Trump backs down on citizenship question for US census
U.S. President Donald Trump on Thursday ended his battle to add a citizenship question to the country's census questionnaire.
Trump instead announced an executive order which would direct all government agencies to provide the Commerce Department with data and records regarding the number of citizens and noncitizens in the U.S.
The president said it would allow for the ability to show how many citizens are in the country with 90% accuracy.
"It is essential that we have a clear breakdown of the number of citizens and noncitizens that make up the U.S. population," he said at a news conference in the White House Rose Garden.
"We will leave no stone unturned."
Trump called for the inclusion of a question that would ask respondents whether they are U.S. citizens or not in the upcoming census.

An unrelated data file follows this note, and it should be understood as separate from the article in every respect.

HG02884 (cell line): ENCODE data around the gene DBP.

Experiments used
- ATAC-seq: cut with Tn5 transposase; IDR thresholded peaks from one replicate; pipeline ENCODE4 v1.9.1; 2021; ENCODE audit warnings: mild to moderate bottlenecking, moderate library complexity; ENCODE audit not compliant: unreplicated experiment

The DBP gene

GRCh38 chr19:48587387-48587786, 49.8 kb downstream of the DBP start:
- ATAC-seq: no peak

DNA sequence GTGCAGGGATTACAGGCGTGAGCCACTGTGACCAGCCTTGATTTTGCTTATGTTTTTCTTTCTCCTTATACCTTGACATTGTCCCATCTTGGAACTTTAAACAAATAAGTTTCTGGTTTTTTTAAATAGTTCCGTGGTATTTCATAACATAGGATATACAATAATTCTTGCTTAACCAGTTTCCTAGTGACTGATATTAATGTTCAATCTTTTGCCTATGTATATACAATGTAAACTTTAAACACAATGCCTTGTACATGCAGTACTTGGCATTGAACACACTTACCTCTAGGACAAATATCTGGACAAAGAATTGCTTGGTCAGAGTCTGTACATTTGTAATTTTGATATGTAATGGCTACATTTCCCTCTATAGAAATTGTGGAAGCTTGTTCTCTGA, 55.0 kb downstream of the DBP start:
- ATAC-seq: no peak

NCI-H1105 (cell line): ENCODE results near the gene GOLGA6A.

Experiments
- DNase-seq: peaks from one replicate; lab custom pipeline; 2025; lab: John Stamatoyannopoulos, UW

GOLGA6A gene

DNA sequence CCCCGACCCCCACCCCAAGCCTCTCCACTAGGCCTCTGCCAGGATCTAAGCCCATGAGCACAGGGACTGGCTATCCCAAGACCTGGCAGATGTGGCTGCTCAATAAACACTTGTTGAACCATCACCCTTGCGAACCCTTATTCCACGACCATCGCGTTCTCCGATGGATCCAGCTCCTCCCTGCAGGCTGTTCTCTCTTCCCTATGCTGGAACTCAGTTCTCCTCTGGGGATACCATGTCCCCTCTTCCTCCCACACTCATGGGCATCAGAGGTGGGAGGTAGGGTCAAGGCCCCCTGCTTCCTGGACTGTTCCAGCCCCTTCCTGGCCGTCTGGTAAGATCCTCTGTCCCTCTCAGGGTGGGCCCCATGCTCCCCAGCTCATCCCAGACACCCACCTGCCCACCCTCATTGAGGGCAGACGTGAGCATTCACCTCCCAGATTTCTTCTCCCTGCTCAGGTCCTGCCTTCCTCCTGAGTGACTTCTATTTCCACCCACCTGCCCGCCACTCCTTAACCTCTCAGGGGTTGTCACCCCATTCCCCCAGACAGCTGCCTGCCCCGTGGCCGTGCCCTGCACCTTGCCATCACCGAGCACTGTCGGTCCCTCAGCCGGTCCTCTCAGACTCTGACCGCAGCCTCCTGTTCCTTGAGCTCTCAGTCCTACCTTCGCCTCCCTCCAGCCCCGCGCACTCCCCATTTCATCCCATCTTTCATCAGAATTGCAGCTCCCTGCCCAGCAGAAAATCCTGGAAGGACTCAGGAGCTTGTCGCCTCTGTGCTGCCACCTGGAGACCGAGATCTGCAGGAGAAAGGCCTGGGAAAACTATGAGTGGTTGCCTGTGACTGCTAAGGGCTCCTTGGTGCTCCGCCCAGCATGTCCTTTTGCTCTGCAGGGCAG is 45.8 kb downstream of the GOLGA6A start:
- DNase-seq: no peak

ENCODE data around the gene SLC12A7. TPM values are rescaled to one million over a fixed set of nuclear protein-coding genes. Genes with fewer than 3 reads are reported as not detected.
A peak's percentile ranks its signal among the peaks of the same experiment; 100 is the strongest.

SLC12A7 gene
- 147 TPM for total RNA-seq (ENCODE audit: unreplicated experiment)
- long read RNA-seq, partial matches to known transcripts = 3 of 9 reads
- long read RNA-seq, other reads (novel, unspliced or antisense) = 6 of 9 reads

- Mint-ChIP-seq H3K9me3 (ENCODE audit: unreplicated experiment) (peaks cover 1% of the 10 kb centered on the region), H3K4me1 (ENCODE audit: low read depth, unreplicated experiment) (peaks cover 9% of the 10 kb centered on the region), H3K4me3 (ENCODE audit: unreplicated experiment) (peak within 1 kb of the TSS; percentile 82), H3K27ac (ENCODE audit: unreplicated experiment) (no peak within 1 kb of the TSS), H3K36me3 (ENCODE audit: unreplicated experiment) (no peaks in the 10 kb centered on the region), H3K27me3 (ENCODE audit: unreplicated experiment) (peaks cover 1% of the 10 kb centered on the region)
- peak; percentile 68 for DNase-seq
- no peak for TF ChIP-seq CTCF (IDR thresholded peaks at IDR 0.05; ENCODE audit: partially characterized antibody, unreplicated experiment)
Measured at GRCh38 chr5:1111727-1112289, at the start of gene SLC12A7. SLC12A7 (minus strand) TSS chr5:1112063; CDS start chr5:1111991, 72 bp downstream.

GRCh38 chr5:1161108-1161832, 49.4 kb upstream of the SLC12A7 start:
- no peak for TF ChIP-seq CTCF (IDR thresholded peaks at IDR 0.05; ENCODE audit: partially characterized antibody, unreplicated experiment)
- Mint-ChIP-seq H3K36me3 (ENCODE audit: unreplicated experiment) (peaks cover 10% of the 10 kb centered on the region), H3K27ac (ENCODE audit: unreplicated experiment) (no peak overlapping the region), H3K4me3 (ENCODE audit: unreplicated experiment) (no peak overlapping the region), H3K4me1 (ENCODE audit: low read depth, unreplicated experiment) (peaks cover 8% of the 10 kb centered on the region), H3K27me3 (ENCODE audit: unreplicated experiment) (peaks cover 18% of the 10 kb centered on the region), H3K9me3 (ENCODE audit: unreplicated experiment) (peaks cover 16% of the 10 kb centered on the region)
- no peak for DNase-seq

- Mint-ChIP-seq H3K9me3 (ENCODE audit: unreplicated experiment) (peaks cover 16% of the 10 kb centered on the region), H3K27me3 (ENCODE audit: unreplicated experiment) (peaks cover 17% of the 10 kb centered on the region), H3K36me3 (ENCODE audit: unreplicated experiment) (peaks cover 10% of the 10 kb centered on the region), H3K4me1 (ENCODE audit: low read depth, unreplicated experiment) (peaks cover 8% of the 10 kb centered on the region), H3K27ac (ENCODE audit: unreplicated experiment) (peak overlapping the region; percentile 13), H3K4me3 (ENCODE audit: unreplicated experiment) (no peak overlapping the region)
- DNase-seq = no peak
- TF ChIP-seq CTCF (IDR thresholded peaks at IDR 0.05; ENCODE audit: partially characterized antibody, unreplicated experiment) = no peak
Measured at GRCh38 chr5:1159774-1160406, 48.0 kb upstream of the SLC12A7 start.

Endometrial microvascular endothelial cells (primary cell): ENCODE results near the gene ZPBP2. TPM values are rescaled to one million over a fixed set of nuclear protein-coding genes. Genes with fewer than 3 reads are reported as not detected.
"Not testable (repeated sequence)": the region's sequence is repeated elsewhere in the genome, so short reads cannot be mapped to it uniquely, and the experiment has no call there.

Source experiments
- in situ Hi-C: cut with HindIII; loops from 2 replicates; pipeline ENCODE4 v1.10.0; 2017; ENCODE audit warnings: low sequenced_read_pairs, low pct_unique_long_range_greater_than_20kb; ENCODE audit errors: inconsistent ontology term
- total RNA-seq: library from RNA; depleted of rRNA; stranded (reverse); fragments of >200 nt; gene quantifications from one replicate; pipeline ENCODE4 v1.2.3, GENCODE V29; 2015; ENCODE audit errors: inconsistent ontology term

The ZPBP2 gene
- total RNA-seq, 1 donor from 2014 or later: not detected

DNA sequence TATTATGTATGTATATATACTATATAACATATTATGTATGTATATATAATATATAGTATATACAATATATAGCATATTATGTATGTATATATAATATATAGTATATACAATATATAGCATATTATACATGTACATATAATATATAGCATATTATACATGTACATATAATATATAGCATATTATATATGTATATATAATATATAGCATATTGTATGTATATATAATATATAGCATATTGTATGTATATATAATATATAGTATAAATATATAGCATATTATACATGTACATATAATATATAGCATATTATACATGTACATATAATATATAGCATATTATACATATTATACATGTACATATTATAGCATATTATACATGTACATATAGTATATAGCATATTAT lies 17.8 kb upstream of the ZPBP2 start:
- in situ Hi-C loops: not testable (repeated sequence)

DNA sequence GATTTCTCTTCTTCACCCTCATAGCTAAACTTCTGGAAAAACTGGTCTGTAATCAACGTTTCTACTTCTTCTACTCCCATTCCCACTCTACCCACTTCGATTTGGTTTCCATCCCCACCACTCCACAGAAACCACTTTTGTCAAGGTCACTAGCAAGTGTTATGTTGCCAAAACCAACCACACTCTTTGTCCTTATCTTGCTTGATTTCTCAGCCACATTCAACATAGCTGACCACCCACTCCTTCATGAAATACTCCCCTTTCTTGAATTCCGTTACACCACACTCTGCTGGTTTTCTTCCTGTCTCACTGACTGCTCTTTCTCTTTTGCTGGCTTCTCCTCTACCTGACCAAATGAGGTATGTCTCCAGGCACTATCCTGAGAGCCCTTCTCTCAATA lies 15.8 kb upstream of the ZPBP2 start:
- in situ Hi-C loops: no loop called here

The fight to include the question has dragged on for weeks, with the Supreme Court sending the matter back to a lower court two weeks ago for further deliberations, raising doubts about whether the case would be resolved in time for the 2020 census.
In a 5-4 decision, the court questioned the administration's rationale for including the citizenship question in the census, calling it insufficient.
"We simply cannot complete the litigation in time to carry out the census," U.S. Attorney General William Barr said alongside Trump.
State, local and federal governments use the census data to properly allocate resources.
The federal government also uses the questionnaire, which is sent out every 10 years, to apportion state seats in the House of Representatives.
The census is overseen by the Commerce Department, which says the inclusion of such a question would help enforce the Voting Rights Act of 1965.
Immigrant advocates had disputed the administration's rationale for the question's inclusion, arguing it would discourage some respondents from participating in the census and would therefore lead to an inaccurate headcount.